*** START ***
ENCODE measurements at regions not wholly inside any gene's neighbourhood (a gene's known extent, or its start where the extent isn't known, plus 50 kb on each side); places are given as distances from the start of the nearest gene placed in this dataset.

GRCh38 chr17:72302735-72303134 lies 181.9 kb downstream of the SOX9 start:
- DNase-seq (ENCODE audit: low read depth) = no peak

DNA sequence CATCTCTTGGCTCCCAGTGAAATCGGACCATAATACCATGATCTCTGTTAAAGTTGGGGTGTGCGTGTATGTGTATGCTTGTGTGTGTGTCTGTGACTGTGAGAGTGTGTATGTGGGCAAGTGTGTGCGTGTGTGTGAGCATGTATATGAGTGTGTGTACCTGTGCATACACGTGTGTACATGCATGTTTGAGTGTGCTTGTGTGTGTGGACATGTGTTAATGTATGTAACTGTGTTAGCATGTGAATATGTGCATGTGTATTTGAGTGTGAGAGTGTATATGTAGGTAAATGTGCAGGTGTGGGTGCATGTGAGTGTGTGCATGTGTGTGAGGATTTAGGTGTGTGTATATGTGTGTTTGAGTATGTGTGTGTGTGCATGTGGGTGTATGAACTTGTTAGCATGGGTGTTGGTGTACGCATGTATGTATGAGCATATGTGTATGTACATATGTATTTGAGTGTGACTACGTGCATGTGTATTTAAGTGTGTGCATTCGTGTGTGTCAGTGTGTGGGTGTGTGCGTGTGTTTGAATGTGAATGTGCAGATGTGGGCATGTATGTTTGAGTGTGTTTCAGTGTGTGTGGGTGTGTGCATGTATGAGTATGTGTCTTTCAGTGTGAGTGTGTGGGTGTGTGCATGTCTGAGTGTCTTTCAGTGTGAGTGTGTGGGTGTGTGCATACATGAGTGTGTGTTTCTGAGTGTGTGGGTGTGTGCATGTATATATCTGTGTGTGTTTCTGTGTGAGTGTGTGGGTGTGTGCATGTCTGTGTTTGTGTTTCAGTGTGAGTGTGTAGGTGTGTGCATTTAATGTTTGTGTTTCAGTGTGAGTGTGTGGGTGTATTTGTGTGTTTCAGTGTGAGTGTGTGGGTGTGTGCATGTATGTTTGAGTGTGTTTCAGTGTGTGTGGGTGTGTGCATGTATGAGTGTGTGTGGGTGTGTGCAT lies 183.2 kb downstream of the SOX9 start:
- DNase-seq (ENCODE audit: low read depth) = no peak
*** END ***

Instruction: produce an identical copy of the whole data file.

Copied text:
ENCODE measurements at regions not wholly inside any gene's neighbourhood (a gene's known extent, or its start where the extent isn't known, plus 50 kb on each side); places are given as distances from the start of the nearest gene placed in this dataset.

GRCh38 chr17:72302735-72303134 lies 181.9 kb downstream of the SOX9 start:
- DNase-seq (ENCODE audit: low read depth) = no peak

DNA sequence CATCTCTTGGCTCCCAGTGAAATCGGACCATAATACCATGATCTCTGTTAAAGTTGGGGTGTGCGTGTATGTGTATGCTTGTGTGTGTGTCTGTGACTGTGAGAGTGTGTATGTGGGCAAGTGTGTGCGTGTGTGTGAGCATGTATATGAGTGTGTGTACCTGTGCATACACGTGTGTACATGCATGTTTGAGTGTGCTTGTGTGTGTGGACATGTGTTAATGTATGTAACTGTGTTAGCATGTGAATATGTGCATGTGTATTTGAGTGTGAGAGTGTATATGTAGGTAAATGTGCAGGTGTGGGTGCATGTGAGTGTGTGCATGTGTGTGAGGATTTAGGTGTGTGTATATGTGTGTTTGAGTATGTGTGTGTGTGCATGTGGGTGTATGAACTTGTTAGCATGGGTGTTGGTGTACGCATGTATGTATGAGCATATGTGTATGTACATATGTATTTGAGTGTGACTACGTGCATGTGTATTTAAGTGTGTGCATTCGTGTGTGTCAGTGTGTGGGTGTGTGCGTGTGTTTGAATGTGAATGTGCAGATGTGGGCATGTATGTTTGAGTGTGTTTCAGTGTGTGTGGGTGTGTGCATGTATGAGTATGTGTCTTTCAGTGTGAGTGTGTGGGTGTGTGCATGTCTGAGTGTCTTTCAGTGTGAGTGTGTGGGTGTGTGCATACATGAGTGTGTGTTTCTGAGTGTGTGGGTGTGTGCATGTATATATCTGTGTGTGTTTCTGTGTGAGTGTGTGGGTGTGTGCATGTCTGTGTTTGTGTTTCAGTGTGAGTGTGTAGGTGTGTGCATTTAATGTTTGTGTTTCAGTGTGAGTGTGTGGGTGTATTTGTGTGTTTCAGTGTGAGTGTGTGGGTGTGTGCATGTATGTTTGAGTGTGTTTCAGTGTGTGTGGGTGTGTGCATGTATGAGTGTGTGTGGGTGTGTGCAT lies 183.2 kb downstream of the SOX9 start:
- DNase-seq (ENCODE audit: low read depth) = no peak